Seven Days of Silence

“Well if I hate it there’s probably an In-N-Out 10 minutes away.” That was my last thought before entering a seven-day silent meditation retreat in June. Then they parked another student’s car in front of mine which meant there’d be no late night burger runs for me, no matter how desperate. I had not done much meditation before but was always interested in the science and spirituality of the practice so I drove up to Spirit Rock in Marin for a jump into the deep end. While trying to keep my expectations to a minimum, I did hope for significant breakthroughs in terms of understanding myself and how I relate to the world around me. Quickly though I realized this practice is more about being present and awake. Instead of looking for answers I’d be looking for questions.

Turns out the silence wasn’t difficult for me but trying to free my mind of the thoughts which arose in that silence, well, that’s much tougher. I will post more about my particular experience – there were some things specific to my personality and other thoughts about the connection between Buddhism and product management – but enough people seem to be interested in the general idea of meditation retreats so here’s a brief FAQ. Feel free to ask questions if there’s something I haven’t covered.

Would you recommend meditation retreats to others?
Yes definitely. New experiences help expand your notion of what’s possible and often lead to serendipitous ideas and connections you might not have otherwise imagined. The chance to step out of your normal day-to-day is something I had not experienced before and I found this option preferable to hanging out by myself at a cabin somewhere. I went for week but 3 to 5 days is a good duration also. I would suggest that anything less than that is more like a seminar than a retreat where you don’t get the benefit of building a routine over the course of several days.

Do you have to be a meditation “expert” to attend?
Although I was clearly the most inexperienced I still found value in attending. I think it might help to practice meditation for about a month prior to your retreat. That way you are familiar with the act of sitting and how you react to it, both physically and mentally. But by no means do you need to have reached some enlightened state before going on a retreat.

Silent? so you really didn’t talk for the whole week?
No talking. No reading. No e-mail. The goal is really is to just be with yourself. I did do some journaling, both to capture thoughts I wanted to pursue later and to just record emotions and feelings. we read a  short poem to close each night. There is some instruction each morning and a dharma lecture each night so you do hear other voices from time to time, but otherwise noble silence.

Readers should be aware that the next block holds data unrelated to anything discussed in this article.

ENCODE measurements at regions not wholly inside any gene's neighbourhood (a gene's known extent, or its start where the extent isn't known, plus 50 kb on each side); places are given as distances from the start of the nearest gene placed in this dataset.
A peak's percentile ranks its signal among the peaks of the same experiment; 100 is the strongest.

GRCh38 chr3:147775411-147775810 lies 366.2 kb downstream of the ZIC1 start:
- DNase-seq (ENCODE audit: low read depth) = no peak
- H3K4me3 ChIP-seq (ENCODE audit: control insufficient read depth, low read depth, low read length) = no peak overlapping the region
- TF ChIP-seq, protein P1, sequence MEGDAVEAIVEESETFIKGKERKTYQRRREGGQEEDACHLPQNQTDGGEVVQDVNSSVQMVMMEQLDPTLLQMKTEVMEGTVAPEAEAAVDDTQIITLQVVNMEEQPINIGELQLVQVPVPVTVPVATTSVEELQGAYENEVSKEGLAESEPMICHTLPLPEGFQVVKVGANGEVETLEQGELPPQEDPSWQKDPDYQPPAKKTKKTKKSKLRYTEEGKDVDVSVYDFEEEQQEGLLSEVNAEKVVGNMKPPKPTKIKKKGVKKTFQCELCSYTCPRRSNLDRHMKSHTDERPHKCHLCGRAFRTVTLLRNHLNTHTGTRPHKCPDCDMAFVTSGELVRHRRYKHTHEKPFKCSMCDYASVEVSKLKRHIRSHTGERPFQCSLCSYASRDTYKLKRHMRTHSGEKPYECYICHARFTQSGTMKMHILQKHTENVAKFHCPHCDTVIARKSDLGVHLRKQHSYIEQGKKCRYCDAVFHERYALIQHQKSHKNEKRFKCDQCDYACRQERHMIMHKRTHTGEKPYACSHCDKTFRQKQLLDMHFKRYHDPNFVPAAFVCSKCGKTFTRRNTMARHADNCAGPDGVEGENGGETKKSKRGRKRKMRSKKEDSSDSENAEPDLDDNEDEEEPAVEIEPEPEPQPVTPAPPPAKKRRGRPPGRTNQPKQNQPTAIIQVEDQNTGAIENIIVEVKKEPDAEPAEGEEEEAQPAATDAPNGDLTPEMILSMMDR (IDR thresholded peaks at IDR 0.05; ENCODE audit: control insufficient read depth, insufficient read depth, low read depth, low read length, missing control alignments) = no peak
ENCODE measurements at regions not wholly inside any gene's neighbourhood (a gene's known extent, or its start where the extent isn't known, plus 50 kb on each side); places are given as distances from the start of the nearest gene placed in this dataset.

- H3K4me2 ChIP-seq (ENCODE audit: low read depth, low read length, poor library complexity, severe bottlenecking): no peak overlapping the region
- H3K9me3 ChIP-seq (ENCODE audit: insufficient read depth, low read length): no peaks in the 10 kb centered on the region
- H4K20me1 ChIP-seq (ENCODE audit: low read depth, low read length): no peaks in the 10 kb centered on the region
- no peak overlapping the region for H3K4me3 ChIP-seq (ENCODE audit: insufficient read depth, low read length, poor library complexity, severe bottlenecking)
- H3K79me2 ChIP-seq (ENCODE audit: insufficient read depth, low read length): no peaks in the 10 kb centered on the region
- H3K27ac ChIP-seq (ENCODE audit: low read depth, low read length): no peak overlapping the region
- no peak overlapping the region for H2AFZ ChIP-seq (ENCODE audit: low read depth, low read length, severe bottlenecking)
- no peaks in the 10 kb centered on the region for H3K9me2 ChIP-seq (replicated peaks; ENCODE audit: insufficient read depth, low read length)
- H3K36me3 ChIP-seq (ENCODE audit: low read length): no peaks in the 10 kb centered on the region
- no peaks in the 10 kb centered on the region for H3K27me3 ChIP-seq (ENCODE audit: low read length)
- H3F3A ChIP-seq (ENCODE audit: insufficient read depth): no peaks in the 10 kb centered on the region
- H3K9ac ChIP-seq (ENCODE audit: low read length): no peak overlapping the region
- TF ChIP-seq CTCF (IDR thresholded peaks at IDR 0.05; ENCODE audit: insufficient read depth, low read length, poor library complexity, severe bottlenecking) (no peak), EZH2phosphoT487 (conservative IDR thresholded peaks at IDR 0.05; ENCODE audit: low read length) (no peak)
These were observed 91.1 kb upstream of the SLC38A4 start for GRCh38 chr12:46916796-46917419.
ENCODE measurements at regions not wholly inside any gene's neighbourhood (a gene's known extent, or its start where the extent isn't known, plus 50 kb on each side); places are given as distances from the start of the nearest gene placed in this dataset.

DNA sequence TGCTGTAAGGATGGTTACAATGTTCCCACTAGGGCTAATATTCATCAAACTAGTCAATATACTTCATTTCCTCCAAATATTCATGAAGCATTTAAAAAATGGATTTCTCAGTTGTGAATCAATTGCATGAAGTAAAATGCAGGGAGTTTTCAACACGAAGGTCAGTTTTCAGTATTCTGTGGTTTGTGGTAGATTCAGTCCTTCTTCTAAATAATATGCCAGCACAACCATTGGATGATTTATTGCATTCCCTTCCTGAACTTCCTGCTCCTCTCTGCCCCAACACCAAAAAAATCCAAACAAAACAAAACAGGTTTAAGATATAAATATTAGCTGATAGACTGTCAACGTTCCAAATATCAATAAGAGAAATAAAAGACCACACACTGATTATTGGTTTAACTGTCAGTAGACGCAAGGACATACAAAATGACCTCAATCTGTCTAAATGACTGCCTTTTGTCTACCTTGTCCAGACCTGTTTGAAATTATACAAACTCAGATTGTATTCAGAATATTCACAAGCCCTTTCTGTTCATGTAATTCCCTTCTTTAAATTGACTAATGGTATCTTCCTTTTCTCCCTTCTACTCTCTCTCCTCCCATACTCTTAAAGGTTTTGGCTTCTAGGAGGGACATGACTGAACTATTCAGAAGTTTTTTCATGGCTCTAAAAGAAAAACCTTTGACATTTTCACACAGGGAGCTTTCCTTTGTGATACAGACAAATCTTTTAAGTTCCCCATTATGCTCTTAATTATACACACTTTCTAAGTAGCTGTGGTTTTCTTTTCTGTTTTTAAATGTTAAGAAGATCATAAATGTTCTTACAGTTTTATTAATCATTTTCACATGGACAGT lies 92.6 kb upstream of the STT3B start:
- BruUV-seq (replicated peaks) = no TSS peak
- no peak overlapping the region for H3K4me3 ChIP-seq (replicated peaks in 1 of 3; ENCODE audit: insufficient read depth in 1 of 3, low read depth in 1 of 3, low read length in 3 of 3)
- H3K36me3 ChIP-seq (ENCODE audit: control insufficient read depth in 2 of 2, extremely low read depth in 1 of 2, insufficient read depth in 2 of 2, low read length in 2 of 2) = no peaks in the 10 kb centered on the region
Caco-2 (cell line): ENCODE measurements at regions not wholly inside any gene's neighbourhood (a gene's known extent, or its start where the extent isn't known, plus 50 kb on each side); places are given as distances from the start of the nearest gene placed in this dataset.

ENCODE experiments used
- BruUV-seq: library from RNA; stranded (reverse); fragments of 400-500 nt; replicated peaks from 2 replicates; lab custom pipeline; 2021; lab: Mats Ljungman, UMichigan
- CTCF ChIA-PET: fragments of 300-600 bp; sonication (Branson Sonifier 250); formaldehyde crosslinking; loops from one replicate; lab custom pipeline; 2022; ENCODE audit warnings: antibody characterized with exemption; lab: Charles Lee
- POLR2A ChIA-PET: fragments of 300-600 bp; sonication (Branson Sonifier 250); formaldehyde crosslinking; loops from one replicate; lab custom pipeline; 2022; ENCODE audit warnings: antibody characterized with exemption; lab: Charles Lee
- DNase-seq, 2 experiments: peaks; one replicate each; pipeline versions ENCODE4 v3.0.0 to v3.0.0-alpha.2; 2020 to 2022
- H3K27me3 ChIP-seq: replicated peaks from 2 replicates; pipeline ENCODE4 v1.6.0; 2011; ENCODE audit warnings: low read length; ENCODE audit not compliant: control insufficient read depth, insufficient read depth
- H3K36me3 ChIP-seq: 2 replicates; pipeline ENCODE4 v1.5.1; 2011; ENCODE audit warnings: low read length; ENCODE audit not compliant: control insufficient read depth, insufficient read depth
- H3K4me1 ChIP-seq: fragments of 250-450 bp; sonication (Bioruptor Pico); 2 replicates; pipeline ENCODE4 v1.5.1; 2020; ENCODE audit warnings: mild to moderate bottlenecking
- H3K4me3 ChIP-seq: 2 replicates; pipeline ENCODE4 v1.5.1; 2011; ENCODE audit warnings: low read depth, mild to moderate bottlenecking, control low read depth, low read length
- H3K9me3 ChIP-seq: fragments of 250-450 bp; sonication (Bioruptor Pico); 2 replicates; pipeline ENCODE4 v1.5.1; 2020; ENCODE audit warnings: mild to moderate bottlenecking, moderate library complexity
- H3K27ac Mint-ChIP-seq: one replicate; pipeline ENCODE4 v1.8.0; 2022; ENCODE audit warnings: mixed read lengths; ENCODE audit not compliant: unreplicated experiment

What did you do on the retreat?
Each day’s schedule was basically the same. Alternating periods of sitting and walking meditation along with eating meditation for meals. There was also a working meditation during which you would take on a task meant to help support the upkeep of the community – making meals, doing laundry, cleaning up. There was a nightly lecture and  ritual such as a closing poem. I also have my own rituals such as getting a cup of tea and sitting outside after the last meditation session but before bedtime.

Were you by yourself?
There were 25 people in my retreat ( about two thirds women) and two guides but I didn’t attend with anybody I knew. There were a few people who came as couples and I can see how it might be an interesting experience to go through together.

What was Spirit Rock like?
Really a special place. A stillness and simplicity combined with strong instructors and sufficient amenities. Deftly recommended.

okay, more to come in future posts.

5 thoughts on “Seven Days of Silence

  1. most folks were very self-contained. No eye contact, no touching, etc seemed to be the etiquette in order to preserve people staying within themselves. Even so different people give off different types of energy and it was interesting to feel myself forming opinions of others without any real basis. There's definitely implicit bonding which occurs from going through something like this together.

  2. Are there any follow up exercises or practices that you feel are possible to maintain? Is there an opportunity at any point after the retreat to meet with people who were there to discuss? Is there a particular type of meditation or routine that they (or you) recommend for the month of preparation you suggested?

  3. noam –

    Bringing meditation practice into my daily life has been where I still struggle – to make time, to build the rhythm, etc. in seeking advice on this a friend shared with me that they practice meditation throughout the day but it's not necessarily seated for long periods of time. Rather it's about pausing and being present in the moment or being mindful during an action like exercising, walking, making tea and so on.

    At the end of the retreat some of the students gathered to discuss their experiences and I think those who were at particular shared points in their lives did exchange contact information to stay in touch. More formally, there was a small group debrief where we paired up in sets of three and talked a bit about the experience.

    For the month of “preparation” I would recommend traditional sitting meditation of various lengths so that you start to become familiar with the flowing cadence of your breath.

    Hope that helps!

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